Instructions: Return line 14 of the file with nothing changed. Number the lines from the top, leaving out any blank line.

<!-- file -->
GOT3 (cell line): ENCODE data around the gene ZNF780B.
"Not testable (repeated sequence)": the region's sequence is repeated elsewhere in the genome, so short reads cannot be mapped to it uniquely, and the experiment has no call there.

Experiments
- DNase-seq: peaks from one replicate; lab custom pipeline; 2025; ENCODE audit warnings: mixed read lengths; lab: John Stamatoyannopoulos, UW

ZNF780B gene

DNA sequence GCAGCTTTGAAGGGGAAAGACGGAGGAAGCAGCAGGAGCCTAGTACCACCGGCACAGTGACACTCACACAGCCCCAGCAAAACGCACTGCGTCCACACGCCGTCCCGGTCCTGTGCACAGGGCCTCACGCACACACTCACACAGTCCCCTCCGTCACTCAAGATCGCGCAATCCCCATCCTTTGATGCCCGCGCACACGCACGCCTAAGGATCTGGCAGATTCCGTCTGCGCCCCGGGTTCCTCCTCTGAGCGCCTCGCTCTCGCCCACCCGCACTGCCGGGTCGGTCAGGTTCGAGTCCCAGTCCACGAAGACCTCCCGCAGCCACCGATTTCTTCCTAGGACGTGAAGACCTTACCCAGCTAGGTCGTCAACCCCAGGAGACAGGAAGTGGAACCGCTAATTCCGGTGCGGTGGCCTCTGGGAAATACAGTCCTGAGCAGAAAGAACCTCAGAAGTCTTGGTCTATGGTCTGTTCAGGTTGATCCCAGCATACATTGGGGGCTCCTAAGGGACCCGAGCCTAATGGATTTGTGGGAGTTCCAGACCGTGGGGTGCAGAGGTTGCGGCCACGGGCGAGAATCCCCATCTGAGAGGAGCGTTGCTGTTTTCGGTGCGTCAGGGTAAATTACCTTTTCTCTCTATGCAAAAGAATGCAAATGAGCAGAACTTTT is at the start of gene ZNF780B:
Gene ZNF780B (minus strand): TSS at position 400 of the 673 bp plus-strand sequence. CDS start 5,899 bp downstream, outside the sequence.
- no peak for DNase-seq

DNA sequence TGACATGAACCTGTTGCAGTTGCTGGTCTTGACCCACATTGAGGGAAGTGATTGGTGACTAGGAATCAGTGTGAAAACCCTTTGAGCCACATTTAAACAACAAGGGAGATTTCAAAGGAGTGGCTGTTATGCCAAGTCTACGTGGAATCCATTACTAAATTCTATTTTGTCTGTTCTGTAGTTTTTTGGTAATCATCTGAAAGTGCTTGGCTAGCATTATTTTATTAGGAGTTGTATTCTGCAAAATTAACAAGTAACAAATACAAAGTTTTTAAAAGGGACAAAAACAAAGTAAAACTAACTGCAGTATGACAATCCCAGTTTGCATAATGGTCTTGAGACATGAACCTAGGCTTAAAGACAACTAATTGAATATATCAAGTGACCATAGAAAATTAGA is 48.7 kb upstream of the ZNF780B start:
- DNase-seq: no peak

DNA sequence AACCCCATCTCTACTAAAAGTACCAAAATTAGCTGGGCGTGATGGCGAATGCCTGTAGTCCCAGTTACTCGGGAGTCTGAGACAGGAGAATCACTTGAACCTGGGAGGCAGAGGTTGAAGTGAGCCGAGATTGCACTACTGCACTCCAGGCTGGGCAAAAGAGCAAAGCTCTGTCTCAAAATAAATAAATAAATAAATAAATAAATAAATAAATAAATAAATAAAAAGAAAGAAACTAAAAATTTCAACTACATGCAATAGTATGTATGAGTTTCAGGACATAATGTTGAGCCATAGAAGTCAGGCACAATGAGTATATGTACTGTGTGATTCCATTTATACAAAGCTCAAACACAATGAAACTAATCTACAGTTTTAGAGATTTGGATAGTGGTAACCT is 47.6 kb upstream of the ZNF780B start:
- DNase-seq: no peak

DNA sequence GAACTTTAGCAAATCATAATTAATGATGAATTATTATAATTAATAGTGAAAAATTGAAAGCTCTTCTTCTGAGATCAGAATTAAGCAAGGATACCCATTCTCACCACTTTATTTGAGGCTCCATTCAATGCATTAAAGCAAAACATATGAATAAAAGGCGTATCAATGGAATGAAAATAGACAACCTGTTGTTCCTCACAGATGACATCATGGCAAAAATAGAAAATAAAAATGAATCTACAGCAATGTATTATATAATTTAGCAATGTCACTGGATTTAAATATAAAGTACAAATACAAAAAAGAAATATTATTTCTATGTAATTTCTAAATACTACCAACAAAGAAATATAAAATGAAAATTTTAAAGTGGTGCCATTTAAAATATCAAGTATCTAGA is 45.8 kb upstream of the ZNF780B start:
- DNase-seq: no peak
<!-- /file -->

- DNase-seq: no peak